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Of course, we depend on our intelligence agencies for much information about what is going on in places where Britain has vital interests, but we also depend on Ministers to take the trouble to see for themselves what is happening and to speak to people on the ground. The House might have assumed from the lofty tone in which the Foreign Secretary spoke to me on Tuesday that he and the Minister for Europe were never out of the Balkans. It was, therefore, surprising to read the next day a report published by the Select Committee on Foreign Affairs which lambasted them for failing to make such visits. I have visited the Balkans, however, and my remarks about the danger that is created by the west's vacillation on the long-term final status of Kosovo were based on long discussions with Kosovo's political leaders. I may say that they derived also from a visit to Macedonia, where I met both the Prime Minister and the leader of the main Albanian party. I suspect that the Foreign Secretary's position is based less on some superior understanding of the Balkans than on a slavish adherence to a received wisdom that is shown to be false by discussions with people in the Balkans.
Let me close my remarks by commending the Intelligence and Security Committee and its Chairman for the excellence of their work. I also commend those in the intelligence agencies for their outstanding work for the country. I think that all members of the public would want to echo those remarks.
Mr. Tom King (Bridgwater): I am grateful for the opportunity to participate in this debate. I listened carefully to the Foreign Secretary's remarks, and I think that his suggestion regarding the restructuring of such debates--as he said, I shall not be able to take advantage of such proposals--makes sense. I have discussed the matter with the Chairman of the Select Committee on Foreign Affairs, the right hon. Member for Swansea, East (Mr. Anderson), who agrees that the proposal may provide the easiest way of handling reports such as those produced by the Intelligence and Security Committee.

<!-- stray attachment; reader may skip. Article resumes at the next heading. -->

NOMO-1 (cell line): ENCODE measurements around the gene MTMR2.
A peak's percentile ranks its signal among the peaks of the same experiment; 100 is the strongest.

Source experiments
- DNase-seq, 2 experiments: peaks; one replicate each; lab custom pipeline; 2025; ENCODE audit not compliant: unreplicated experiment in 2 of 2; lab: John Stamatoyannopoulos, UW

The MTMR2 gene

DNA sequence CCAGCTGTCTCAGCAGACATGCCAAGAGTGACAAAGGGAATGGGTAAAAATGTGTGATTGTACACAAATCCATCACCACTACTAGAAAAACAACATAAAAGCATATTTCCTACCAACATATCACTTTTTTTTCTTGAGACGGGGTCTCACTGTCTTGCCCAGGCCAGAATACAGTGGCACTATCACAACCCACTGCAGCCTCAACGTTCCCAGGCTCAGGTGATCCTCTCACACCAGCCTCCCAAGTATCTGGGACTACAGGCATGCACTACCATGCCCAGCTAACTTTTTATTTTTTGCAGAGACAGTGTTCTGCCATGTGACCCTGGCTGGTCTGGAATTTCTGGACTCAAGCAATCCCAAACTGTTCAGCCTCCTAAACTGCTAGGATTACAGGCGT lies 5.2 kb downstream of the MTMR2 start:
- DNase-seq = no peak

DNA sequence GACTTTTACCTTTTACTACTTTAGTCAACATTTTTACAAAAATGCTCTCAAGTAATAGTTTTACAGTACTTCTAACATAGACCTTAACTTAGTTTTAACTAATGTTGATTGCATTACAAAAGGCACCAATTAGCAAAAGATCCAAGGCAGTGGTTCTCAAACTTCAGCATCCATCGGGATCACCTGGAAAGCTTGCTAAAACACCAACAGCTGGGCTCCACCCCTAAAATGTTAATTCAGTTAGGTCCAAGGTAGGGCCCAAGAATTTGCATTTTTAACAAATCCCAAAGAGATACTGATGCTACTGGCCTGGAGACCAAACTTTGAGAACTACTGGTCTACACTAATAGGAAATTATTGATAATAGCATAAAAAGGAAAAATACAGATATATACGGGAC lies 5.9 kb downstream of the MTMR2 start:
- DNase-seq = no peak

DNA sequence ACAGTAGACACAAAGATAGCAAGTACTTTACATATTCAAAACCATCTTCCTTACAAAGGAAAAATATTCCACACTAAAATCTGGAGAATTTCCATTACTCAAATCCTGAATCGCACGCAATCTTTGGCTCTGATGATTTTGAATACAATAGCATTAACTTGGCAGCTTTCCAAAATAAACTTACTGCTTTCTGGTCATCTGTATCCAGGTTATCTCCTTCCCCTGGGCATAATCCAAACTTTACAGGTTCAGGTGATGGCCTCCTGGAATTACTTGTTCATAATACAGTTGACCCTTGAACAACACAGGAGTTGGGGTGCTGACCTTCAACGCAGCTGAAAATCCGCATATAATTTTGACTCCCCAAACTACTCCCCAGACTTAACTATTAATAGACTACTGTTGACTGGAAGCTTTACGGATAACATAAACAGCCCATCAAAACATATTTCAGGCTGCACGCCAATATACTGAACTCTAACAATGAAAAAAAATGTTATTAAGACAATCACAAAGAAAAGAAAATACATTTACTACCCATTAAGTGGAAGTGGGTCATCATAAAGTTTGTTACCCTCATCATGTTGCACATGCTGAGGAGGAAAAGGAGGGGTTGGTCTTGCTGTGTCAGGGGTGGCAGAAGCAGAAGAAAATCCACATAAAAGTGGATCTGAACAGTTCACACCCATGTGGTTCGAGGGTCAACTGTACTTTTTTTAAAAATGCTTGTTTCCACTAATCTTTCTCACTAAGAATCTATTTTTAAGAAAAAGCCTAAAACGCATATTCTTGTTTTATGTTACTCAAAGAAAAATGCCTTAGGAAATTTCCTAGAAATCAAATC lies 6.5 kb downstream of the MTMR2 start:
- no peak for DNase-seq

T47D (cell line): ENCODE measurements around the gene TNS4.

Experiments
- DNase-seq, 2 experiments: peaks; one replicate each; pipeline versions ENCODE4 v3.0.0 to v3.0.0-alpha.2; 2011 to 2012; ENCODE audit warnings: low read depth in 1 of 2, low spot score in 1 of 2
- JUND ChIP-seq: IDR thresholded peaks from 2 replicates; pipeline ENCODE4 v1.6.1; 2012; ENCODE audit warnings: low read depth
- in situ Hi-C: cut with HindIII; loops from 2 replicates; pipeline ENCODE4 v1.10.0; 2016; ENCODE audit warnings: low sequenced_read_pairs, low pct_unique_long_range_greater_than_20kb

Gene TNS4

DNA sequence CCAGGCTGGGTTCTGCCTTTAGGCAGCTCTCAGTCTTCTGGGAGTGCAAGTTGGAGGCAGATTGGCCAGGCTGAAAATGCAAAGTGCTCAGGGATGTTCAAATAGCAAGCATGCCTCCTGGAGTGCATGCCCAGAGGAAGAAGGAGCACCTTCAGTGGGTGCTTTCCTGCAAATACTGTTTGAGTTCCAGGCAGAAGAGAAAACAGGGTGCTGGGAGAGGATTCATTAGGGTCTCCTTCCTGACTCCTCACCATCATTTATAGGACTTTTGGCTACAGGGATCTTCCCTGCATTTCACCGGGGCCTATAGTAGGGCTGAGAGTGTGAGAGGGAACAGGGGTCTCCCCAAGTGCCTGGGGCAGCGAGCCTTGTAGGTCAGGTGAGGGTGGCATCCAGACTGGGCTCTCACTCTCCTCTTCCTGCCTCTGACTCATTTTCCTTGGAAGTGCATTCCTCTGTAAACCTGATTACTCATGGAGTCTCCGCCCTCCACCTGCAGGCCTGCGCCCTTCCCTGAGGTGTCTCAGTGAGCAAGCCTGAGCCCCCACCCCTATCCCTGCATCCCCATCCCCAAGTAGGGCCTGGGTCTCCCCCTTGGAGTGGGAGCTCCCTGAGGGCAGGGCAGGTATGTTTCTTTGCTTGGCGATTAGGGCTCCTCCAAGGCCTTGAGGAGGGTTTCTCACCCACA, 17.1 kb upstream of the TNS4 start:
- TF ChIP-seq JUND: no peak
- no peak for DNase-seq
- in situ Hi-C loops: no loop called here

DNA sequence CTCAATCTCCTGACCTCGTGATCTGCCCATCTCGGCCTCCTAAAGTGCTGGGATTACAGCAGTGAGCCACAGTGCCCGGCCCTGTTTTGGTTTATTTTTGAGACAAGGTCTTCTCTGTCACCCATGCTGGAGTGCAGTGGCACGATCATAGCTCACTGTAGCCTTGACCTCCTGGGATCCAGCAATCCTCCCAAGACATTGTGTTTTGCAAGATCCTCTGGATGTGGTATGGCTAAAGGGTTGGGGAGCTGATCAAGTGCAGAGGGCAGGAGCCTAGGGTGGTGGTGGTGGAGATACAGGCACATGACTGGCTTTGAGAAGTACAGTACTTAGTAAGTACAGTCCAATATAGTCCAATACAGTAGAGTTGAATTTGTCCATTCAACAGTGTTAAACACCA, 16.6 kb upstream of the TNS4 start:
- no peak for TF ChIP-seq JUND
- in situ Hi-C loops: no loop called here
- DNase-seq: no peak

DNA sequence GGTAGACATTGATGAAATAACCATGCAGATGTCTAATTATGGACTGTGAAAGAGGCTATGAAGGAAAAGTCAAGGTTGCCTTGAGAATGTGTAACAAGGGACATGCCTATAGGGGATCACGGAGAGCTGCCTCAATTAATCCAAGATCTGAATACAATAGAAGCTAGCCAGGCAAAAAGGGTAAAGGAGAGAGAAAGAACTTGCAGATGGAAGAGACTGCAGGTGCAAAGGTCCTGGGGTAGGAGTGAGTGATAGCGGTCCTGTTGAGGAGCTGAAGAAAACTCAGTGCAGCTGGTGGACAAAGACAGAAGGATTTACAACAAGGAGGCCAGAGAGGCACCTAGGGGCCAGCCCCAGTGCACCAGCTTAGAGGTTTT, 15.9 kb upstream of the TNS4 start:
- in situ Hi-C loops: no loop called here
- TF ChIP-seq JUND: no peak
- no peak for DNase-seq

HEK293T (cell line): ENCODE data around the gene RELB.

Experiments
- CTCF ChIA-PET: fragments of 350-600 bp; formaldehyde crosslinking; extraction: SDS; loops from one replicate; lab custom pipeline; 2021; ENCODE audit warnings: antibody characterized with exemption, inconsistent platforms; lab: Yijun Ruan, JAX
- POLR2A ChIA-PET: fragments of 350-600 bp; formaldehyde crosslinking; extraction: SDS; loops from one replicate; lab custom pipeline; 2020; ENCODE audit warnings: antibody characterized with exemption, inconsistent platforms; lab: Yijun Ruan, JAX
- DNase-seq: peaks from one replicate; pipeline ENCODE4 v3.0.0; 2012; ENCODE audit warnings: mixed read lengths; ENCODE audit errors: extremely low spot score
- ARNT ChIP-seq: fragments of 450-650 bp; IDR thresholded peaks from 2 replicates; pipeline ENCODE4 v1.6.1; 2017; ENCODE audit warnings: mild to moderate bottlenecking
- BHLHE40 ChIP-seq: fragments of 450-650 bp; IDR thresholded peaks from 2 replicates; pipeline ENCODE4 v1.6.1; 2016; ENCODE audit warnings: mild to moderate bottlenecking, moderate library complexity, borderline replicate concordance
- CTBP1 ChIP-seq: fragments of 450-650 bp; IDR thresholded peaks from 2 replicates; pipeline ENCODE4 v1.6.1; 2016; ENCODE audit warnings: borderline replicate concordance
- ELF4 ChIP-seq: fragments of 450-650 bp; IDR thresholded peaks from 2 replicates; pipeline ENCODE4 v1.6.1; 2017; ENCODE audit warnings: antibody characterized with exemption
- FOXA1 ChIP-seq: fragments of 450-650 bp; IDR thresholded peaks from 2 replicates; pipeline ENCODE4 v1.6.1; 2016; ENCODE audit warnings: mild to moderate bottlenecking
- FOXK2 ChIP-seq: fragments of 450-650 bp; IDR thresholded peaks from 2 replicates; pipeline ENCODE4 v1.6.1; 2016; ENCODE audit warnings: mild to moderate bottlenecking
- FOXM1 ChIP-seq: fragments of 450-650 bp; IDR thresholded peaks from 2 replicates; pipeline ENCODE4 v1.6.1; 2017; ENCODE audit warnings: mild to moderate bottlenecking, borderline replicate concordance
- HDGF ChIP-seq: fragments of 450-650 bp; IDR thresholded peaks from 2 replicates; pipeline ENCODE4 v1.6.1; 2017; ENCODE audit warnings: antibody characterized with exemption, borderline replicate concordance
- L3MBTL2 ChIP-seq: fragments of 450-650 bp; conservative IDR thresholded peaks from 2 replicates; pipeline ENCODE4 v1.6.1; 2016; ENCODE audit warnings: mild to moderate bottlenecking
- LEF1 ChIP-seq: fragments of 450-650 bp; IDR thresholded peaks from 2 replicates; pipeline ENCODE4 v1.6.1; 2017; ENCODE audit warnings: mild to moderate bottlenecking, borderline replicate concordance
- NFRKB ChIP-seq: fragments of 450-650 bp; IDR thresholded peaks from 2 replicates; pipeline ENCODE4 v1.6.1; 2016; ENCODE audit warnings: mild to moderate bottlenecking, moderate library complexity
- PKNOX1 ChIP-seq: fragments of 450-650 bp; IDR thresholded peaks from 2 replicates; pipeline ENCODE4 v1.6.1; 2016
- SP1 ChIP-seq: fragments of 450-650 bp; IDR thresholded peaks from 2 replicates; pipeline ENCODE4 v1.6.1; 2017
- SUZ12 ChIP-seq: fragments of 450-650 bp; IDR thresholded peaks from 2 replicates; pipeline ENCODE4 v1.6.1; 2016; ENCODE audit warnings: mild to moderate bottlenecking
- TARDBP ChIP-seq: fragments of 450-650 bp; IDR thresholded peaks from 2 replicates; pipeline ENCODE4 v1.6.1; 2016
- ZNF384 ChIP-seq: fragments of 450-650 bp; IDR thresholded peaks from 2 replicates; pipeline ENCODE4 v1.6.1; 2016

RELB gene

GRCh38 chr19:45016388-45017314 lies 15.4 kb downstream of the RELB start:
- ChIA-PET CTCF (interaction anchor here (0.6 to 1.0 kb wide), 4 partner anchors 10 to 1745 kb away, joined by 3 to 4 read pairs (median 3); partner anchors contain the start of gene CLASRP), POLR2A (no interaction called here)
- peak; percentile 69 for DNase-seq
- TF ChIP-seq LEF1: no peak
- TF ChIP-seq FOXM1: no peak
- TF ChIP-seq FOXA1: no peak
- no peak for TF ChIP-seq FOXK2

This debate is not a busy one, but the House will appreciate its quality, if not the quantity of those who are present. My Committee greatly appreciates the attendance of two Secretaries of State who represent two of the busiest Departments and carry some of the heaviest responsibilities in government--the Foreign Secretary and the Home Secretary. Their attendance also demonstrates due respect for the intelligence agencies, for which they take personal responsibility. Indeed, that explains why they do not delegate the work that they do to their more junior Ministers.
I am grateful to the Foreign Secretary for mentioning the sheer enjoyment that he felt in appearing before the Intelligence and Security Committee. I hope that he will pass that message on to the Chief Secretary to the Treasury, as it is clear that he has not yet received it. Our successor Committee will expect to see the Chief Secretary in the new Parliament. We are charged under statute to oversee the finances of the intelligence agencies. The Chief Secretary has a specific role and is taking a close interest. As both Secretaries of State will know, he has a co-ordinating role and a special report group is reporting back to him on co-ordination between the agencies and on opportunities for such co-ordination.
The challenge of this debate, and the problem of having been accused of too much secrecy, is how to attract the interest of our colleagues when we appear in the daylight. I suggested to my right hon. Friend the Member for Horsham (Mr. Maude) that if the Order Paper had stated that the House would sit secretly for this debate, we would have had a full House, if not a full Gallery. That might have made for a more stimulating debate, but, as I said, the quality is here.
There are one or two absentees. I undertook to apologise to the House on behalf of the hon. Member for Rhondda (Mr. Rogers), who is a member of the Committee and chairman of our Inter-Parliamentary Union delegation, for his absence. In earlier days, the knowledge that a senior member of the Intelligence and Security Committee had left for Cuba might have caused some excitement or invited security alarms. Such is the change that has occurred, however, that that senior group has been able to make the visit. Indeed, it is extremely senior, as only hon. Members who are not standing for re-election had the nerve to go to Cuba. I think that those involved left last night.